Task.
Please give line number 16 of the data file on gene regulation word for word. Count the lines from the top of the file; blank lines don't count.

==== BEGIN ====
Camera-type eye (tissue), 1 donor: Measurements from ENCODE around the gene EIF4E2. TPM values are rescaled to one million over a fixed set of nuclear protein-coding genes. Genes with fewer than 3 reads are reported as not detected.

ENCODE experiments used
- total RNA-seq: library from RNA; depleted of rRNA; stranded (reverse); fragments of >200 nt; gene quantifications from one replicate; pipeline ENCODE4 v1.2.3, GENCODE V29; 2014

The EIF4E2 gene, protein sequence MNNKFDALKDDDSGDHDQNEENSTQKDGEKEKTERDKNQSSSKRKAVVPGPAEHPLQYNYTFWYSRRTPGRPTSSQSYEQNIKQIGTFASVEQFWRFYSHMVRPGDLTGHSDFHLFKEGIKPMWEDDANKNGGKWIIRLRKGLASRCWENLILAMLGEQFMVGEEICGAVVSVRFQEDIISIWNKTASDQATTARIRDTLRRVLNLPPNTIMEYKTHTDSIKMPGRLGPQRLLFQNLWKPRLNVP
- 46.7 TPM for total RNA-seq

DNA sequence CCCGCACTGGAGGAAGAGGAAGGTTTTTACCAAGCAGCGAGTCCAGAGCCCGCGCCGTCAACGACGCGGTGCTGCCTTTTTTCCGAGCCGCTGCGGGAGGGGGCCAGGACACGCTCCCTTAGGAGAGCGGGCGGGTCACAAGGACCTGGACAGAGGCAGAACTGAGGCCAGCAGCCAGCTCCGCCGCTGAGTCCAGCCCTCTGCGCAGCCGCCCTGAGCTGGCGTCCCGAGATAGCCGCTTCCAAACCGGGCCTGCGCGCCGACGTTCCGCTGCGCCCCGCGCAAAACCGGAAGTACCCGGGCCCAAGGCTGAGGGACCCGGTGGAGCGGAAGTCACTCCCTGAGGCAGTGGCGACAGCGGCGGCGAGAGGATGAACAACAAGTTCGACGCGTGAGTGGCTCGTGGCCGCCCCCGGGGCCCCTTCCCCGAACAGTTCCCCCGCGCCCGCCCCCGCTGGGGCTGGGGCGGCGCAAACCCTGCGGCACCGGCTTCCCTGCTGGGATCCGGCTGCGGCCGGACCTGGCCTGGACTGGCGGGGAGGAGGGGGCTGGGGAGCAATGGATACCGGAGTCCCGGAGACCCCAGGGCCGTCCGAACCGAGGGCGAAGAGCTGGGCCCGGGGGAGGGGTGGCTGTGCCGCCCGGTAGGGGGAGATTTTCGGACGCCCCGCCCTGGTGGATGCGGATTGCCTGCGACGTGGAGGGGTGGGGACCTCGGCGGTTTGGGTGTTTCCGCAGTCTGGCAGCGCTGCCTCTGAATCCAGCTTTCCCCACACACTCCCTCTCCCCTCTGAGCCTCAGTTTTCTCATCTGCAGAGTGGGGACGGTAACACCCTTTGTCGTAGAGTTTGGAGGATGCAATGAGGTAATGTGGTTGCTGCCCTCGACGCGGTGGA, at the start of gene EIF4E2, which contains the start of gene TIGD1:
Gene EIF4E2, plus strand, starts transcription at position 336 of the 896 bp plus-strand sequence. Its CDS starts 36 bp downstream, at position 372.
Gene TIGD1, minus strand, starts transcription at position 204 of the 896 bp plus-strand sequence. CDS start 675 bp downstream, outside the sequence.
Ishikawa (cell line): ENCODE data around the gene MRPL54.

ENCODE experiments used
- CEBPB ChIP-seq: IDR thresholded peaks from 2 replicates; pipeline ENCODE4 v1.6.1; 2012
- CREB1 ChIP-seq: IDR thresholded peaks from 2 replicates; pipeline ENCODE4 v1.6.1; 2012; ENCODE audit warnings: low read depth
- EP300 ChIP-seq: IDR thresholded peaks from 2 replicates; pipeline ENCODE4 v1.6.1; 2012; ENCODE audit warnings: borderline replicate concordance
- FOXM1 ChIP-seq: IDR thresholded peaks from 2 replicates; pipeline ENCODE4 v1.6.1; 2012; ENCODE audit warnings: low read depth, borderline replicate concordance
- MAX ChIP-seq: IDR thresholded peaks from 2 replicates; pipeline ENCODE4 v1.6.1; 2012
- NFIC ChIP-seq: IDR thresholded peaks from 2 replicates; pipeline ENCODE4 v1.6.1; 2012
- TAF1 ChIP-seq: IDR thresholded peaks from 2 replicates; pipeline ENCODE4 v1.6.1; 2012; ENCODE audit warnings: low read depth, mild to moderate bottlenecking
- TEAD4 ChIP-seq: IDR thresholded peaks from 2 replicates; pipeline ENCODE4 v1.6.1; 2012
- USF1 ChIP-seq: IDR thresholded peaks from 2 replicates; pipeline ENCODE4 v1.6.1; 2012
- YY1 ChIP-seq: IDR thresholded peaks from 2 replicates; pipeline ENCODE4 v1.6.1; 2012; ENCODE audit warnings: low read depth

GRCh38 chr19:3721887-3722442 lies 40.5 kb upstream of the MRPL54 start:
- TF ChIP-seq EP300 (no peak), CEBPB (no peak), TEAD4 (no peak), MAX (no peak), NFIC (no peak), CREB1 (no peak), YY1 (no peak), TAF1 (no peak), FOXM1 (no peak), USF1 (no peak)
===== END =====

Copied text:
- NFIC ChIP-seq: IDR thresholded peaks from 2 replicates; pipeline ENCODE4 v1.6.1; 2012